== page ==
The camera functionality check, more commonly referred to as the “tear-duct check”, is something we recommend thermographers do each time before they conduct an inspection. This is not a “calibration check” (that can only be done with a blackbody), but it can provide a quick and easy way for the thermographer to determine whether or not their camera is functioning properly and if further investigation of calibration is warranted.
How to conduct a “Functionality Check”:
- Power up your thermal imager and let it stabilize for 10 minutes.
- If your camera has multiple ranges, set it to "Range 1".
- Set emissivity to .98 and set the background temperature to an appropriate value for the conditions of the room you are using. One note regarding background temperature, it is best to conduct this check in a room that has a known or reasonably controlled background (i.e. it is probably best to be in your maintenance shop or home office, not next to the boiler, your woodstove or out somewhere in the plant).
- If your camera has it, be sure to check that the transmissivity adjustment value is set correctly (i.e. it should be "off" or set to "100%", but that depends on the infrared system).
- Turn on the SPOT or BOX measurement feature.
- At a distance of 1 meter (about 3 feet), save/freeze an image of a co-worker or partner's face with perfect focus, putting the spot or box temperature on/over their tear duct.
- You should read a temperature of approximately 34-36 C (93-97 F).
If the number you read is outside of those values, your camera may need to be checked for calibration. Please note, though, that a blackbody is the best way to check for calibration. If it is determined that your camera is in fact out of calibration, only the manufacturer can re-calibrate your system. It is not something that you can do on your own and will require sending the camera in for service.
The Functionality Check is Also About More Than Just Temperature:
Conducting a functionality check provides the thermographer with an opportunity to validate other important and critical settings on their imager prior to an inspection. This is especially helpful if more than one person is utilizing the camera. If there are more than one imaging system available, selecting the system that can obtain the accuracy required for the inspection. IE. What is the system accuracy (+ - %, such as the general of + or – 2% of total reading or + - 2°C @ 30°C which ever is greater) systems vary from 1% to 4% depending on manufacture. What is the spatial resolution? What is the measurement resolution? (distance that a target can be seen vs. measured?) So you know at what distance that you need to work within and be able to select the correct PPE for that inspection distance.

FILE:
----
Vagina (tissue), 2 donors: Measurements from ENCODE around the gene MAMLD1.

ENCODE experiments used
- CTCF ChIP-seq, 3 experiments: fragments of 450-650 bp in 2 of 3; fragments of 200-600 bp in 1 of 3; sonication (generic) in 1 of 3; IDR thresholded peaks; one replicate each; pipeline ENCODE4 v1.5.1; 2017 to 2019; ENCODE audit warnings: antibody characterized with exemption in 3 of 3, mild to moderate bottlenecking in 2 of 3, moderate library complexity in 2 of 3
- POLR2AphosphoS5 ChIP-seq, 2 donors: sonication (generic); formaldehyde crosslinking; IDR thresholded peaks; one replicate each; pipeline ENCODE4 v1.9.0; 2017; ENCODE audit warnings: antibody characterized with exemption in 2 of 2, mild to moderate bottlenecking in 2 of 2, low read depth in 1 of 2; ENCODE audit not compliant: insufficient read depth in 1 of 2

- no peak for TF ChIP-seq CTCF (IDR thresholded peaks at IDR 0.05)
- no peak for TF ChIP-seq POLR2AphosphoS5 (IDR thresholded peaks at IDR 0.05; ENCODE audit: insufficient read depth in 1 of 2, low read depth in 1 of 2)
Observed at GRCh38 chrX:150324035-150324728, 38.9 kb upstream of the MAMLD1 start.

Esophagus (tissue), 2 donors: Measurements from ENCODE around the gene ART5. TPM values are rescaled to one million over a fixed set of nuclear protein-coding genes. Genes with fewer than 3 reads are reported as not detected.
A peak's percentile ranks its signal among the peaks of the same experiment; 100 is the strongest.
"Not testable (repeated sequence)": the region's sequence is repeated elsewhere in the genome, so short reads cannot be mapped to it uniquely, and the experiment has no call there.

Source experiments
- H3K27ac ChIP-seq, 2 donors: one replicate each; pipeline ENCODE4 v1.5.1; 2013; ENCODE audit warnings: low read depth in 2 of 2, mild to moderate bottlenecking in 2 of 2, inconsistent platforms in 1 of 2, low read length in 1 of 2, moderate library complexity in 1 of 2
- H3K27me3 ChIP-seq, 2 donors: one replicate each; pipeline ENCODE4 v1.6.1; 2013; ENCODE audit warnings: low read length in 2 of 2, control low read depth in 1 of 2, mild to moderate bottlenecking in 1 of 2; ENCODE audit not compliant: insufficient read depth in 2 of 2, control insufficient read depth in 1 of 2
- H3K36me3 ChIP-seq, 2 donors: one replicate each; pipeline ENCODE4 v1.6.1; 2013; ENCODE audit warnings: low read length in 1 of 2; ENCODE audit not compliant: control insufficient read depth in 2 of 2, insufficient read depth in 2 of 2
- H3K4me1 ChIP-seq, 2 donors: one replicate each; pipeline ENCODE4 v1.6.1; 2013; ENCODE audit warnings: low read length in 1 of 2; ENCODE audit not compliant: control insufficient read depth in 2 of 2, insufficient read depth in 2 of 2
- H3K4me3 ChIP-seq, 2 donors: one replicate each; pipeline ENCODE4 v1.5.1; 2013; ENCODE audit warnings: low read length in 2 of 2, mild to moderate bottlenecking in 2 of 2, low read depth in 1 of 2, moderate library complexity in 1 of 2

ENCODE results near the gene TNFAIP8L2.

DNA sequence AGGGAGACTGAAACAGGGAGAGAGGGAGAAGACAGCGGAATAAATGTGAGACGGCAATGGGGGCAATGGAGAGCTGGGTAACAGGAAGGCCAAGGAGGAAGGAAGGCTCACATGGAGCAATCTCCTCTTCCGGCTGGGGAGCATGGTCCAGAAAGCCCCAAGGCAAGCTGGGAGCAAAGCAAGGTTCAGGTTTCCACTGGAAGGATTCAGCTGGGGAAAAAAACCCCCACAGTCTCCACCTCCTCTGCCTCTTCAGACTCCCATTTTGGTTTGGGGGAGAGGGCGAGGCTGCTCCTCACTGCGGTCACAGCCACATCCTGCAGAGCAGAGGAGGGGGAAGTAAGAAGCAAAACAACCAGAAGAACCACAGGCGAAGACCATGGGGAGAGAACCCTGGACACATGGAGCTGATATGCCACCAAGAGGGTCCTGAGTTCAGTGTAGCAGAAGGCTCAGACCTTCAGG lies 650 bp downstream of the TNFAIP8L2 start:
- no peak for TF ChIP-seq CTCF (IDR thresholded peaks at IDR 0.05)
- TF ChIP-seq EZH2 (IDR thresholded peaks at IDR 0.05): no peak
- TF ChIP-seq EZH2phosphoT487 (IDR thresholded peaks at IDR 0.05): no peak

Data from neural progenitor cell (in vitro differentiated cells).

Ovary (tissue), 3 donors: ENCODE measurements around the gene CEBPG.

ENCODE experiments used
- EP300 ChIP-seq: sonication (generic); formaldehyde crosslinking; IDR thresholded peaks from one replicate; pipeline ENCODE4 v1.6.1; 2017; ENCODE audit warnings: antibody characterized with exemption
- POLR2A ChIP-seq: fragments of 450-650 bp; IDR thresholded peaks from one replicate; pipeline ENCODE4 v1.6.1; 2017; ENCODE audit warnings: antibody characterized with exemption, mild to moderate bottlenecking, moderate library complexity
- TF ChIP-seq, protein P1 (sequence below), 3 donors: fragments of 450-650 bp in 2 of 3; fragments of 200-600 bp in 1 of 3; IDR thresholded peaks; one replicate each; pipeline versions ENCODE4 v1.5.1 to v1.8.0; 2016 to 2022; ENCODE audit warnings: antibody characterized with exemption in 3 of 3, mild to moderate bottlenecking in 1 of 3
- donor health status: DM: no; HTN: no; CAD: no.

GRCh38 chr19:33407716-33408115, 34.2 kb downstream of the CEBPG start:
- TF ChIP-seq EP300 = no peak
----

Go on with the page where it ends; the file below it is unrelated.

Parameters such as Range, Emissivity & Background/Reflected Temperature should always be checked before an inspection anyway. Variances in any of these can affect radiometric accuracy and possibly image quality on some systems.
This is also a good time, however, to double check the polarity of your color palette should your imager have this option. Is it inverted where white/brighter = cold and black/darker = hot? I’ll certainly never forget the time, early on in my career, when I told a customer that the hot water line in their basement was uninsulated…as it should have been because it was the cold water feed for the bathroom.
You also should make sure the temperature units (Celsius or Fahrenheit) and, on some systems, the “File Format” settings (i.e. are you saving 8-bit or 14-bit images) are what you want. If in 8-bit mode, typically a .BMP or standard .JPEG file on some models, you will not be able to adjust the level & span of your saved images.
Not to be overlooked... Are a few other settings and adjustments. Is your memory card inserted? Always check the card slot if you have removable storage. Is your battery charged? You should see how much power is left and throw in an extra battery before hopping in your car or truck and heading out to the job site. If your imaging system has the ability to utilize other lens assemblies, ensure that the proper lens is selected in the menu (in some imagers this is a manual setting, in others it is automatic when the lens is changed).
As you can see, the camera functionality check is really more about whether or not you and your imager are ready to do work. The temperature of a person’s tear duct, while important, shouldn’t be the only concern here. As such, you should make it a habit to conduct a complete functionality check on a regular basis. Not only will you have reassurance that you camera is functioning properly, you will also go out on an inspection knowing that your camera settings are correctly adjusted, reducing errors and avoiding imaging mistakes that sometimes could literally ruin your day or perhaps cost you time or money.